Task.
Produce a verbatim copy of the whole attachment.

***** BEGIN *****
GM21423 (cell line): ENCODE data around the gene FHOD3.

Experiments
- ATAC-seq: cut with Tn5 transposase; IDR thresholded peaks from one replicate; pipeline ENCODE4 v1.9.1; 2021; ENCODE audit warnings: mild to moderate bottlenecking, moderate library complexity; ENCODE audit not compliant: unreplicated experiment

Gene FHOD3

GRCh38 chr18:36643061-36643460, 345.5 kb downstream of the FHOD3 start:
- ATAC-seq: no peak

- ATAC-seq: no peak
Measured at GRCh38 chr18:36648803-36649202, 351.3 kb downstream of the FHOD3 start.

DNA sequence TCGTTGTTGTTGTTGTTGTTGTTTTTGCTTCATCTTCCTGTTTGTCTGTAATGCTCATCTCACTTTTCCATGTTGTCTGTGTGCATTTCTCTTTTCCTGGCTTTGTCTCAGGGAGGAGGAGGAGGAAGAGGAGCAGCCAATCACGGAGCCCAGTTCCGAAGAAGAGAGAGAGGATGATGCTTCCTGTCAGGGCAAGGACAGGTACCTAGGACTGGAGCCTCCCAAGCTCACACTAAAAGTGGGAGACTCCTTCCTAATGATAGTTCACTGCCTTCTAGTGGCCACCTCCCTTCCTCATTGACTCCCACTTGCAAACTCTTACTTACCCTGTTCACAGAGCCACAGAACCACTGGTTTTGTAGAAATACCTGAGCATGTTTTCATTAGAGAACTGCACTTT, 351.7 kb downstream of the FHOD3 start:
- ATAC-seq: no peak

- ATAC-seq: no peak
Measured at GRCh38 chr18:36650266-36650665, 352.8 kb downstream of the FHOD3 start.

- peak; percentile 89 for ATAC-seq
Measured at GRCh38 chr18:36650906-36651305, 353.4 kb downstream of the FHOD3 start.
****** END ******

GM21423 (cell line): ENCODE data around the gene FHOD3.

Experiments
- ATAC-seq: cut with Tn5 transposase; IDR thresholded peaks from one replicate; pipeline ENCODE4 v1.9.1; 2021; ENCODE audit warnings: mild to moderate bottlenecking, moderate library complexity; ENCODE audit not compliant: unreplicated experiment

Gene FHOD3

GRCh38 chr18:36643061-36643460, 345.5 kb downstream of the FHOD3 start:
- ATAC-seq: no peak

- ATAC-seq: no peak
Measured at GRCh38 chr18:36648803-36649202, 351.3 kb downstream of the FHOD3 start.

DNA sequence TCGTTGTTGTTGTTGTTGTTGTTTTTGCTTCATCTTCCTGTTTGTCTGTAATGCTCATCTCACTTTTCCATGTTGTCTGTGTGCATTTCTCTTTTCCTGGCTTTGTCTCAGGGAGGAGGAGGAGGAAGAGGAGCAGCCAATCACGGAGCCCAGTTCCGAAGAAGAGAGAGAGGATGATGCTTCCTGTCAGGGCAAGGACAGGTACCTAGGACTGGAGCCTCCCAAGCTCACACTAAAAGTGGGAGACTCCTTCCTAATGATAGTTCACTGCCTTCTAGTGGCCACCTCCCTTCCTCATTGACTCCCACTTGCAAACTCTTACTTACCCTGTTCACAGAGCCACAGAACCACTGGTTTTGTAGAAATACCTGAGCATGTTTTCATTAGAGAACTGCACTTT, 351.7 kb downstream of the FHOD3 start:
- ATAC-seq: no peak

- ATAC-seq: no peak
Measured at GRCh38 chr18:36650266-36650665, 352.8 kb downstream of the FHOD3 start.

- peak; percentile 89 for ATAC-seq
Measured at GRCh38 chr18:36650906-36651305, 353.4 kb downstream of the FHOD3 start.